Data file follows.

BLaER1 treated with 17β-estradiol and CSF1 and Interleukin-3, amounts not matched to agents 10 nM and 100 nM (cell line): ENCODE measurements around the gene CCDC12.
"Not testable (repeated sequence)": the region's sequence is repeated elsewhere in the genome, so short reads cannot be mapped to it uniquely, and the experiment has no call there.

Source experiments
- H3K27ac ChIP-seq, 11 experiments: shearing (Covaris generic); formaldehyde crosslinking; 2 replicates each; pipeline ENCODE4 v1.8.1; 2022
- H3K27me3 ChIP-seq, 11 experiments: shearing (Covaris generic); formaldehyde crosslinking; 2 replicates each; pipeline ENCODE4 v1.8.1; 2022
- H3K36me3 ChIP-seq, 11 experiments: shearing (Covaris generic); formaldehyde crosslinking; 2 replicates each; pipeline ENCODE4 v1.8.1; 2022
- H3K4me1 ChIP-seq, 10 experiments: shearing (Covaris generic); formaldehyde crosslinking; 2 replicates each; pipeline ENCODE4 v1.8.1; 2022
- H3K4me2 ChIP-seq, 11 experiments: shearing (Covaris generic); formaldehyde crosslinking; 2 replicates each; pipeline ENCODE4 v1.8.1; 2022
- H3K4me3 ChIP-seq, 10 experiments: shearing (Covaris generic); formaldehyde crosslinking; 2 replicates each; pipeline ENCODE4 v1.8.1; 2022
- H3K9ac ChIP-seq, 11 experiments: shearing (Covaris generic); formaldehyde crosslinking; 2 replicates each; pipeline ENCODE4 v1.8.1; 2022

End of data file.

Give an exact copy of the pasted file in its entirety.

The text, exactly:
BLaER1 treated with 17β-estradiol and CSF1 and Interleukin-3, amounts not matched to agents 10 nM and 100 nM (cell line): ENCODE measurements around the gene CCDC12.
"Not testable (repeated sequence)": the region's sequence is repeated elsewhere in the genome, so short reads cannot be mapped to it uniquely, and the experiment has no call there.

Source experiments
- H3K27ac ChIP-seq, 11 experiments: shearing (Covaris generic); formaldehyde crosslinking; 2 replicates each; pipeline ENCODE4 v1.8.1; 2022
- H3K27me3 ChIP-seq, 11 experiments: shearing (Covaris generic); formaldehyde crosslinking; 2 replicates each; pipeline ENCODE4 v1.8.1; 2022
- H3K36me3 ChIP-seq, 11 experiments: shearing (Covaris generic); formaldehyde crosslinking; 2 replicates each; pipeline ENCODE4 v1.8.1; 2022
- H3K4me1 ChIP-seq, 10 experiments: shearing (Covaris generic); formaldehyde crosslinking; 2 replicates each; pipeline ENCODE4 v1.8.1; 2022
- H3K4me2 ChIP-seq, 11 experiments: shearing (Covaris generic); formaldehyde crosslinking; 2 replicates each; pipeline ENCODE4 v1.8.1; 2022
- H3K4me3 ChIP-seq, 10 experiments: shearing (Covaris generic); formaldehyde crosslinking; 2 replicates each; pipeline ENCODE4 v1.8.1; 2022
- H3K9ac ChIP-seq, 11 experiments: shearing (Covaris generic); formaldehyde crosslinking; 2 replicates each; pipeline ENCODE4 v1.8.1; 2022